Suppose that an unhappy investor didn't specifically name you in a lawsuit or arbitration when he complained about your investing advice. You'd think that would get you off the regulatory disclosure hook, right? Think again.

According to the Financial Industry Regulatory Authority's rules, you could still be required to file a disclosure report even if your name is omitted from the caption of respondents (in arbitrations) or defendants (in court proceedings) — and even if you're not identified by name in the complaint.

FINRA requires your member firm to make a good faith determination about whether you were the responsible “unnamed” registered person. If your firm reads between the lines and figures out that it's you, you will likely wind up with a report on your Central Registration Depository (“CRD”) or Form U4.

Consider how one broker recently dealt with this dilemma.

Not in Name Only

In a FINRA arbitration claim filed in July 2009, two customers were unhappy about a recommendation to purchase Fannie Mae preferred stock, and they alleged some five figures in damages against UBS Financial Services. UBS generally denied the allegations. (In the Matter of the Arbitration Between King Credit Shelter Trust, Edwin King, Trustee; Bypass Trust of the Allderdice 1990 Living Trust DTD 9/5/01, Charlene Allderdice, Trustee, Claimants versus UBS Financial Services, Inc., Respondent; FINRA Arbitration 09-04009, Feb. 22, 2011).

On Dec. 21, 2010, the parties settled. All of which brings us to the end of the arbitration but the beginning of a saga for an unnamed registered party, UBS stockbroker Daryl R. Faris, who had to disclose the entire mess to FINRA and CRD. (Faris left UBS for another FINRA member firm in January 2010.)

In December 2010, UBS requested the expungement of the 2009 FINRA arbitration from Faris's record. A three-member FINRA arbitration panel conducted hearings on that request in January 2011. The clients who brought the complaint did not attend the expungement hearings and did not oppose the request.

The hearing ended well for Faris. The majority of the three-member FINRA arbitration panel found that Faris acted properly with his clients, Edwin King and Charlene Allderdice, and they recommended the expungement. Although the clients claimed to be unsophisticated investors, the majority believed this to be inaccurate, in part because UBS documentation indicated that King had 25 years of investment experience.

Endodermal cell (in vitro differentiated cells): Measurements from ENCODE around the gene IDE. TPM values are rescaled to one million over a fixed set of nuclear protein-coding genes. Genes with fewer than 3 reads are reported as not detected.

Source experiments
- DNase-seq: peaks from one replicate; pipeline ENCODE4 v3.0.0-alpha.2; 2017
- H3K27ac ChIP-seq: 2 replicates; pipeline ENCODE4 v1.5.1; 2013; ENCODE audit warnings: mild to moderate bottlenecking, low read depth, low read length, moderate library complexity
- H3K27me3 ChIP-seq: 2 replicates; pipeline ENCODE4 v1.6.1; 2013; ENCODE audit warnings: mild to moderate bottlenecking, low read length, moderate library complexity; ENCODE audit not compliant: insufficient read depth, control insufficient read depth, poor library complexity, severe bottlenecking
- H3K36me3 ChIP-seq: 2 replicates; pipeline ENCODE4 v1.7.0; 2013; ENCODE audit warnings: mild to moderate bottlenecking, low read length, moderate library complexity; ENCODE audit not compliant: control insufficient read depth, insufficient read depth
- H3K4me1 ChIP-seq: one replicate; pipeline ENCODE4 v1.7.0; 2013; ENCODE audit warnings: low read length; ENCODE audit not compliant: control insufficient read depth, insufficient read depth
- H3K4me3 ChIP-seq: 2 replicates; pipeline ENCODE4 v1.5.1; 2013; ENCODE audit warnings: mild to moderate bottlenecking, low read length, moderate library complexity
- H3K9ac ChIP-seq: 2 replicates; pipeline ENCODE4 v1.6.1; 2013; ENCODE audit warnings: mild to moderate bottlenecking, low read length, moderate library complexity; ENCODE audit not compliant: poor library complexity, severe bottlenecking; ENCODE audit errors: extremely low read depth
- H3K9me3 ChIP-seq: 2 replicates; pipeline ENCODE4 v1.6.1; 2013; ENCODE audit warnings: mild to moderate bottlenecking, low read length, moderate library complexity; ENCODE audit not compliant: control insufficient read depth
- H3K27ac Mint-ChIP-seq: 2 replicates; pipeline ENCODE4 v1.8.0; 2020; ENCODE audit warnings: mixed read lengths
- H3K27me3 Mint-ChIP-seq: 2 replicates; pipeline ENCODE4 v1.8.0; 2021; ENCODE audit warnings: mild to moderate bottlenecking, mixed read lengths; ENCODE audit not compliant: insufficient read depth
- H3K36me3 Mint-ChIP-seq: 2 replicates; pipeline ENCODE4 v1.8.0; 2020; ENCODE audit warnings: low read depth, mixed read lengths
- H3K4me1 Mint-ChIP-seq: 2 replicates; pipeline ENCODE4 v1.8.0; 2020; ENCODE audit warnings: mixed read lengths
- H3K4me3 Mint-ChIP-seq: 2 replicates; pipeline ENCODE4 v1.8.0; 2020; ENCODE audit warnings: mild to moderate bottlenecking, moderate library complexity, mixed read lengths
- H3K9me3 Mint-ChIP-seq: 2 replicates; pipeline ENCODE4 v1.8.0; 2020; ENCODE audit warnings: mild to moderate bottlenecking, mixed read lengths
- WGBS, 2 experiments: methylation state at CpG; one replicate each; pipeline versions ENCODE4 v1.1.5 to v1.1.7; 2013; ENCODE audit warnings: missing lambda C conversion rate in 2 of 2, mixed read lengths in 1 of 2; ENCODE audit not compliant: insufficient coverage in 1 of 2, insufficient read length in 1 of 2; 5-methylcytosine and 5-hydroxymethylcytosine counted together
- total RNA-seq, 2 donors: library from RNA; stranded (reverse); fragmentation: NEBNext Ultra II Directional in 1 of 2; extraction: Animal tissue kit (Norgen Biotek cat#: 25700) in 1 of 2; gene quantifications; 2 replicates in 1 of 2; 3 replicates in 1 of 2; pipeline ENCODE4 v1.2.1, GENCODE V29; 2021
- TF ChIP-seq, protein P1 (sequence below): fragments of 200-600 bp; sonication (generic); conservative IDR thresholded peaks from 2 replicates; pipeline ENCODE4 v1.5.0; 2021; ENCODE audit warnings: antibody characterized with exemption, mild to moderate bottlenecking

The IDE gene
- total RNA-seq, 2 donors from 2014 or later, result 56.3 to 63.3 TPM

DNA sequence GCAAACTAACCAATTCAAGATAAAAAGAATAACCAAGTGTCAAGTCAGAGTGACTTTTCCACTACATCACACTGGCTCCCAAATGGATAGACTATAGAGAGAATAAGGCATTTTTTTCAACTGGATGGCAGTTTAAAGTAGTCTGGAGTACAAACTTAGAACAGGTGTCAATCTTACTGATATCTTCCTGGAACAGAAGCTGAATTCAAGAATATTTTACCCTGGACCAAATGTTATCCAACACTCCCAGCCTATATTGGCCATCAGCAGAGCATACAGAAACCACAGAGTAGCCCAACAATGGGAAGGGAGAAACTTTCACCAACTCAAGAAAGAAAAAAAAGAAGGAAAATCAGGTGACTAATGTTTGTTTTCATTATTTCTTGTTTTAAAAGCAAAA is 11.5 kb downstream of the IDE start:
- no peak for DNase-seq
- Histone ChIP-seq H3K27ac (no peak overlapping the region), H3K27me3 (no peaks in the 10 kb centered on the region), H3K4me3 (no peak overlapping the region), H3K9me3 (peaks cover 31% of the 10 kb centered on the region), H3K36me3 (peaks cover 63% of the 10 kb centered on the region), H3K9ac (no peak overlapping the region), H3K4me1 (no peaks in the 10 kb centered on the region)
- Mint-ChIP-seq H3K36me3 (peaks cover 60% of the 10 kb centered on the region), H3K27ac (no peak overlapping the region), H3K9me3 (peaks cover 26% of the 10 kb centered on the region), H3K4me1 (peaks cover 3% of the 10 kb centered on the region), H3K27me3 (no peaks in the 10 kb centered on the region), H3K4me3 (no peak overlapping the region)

Similarly, the majority believed Faris's testimony that he recommended against the Fannie Mae preferred purchase because he deemed it risky and overly aggressive. Faris's explanation was supported by the fact that he rarely placed other clients in the Fannie Mae preferred.

Finally, the arbitrators noted that Faris was not named in the arbitration, and the clients chose not to participate in the expungement hearings.

A “Reasonable” Dissent?

By one vote, the case could have gone the other way for the broker. The sole dissenting arbitrator found that Faris had presented himself at the in-person hearing as a competent broker and testified with candor. Nevertheless, the dissenter found himself unable to conclude that the clients' allegations were false. In order to reach that conclusion, the dissenter apparently believed that there could be no other reasonable explanations that would support the customers' complaints. For this lone arbitrator, it all came down to yes, but — “yes,” there were many valid points made in Faris's favor, “but” there were many unrefuted alternative explanations that could have raised legitimate questions about the broker's conduct.

Frequently, a client's strategy in omitting the name of a registered person from a complaint caption is to pave the way for a quicker settlement with a deep-pocketed brokerage firm. The theory is that by removing from the equation the individual registered person (who may take things personally), you can expedite settlement. Moreover, the omission may be used as a bargaining chip whereby the client's attorney not-so-subtly reminds the brokerage firm of the value in protecting its unnamed stockbroker's reputation (keeping in mind that the initial complaint can often be amended at later dates to add respondents).


Bill Singer is the publisher of and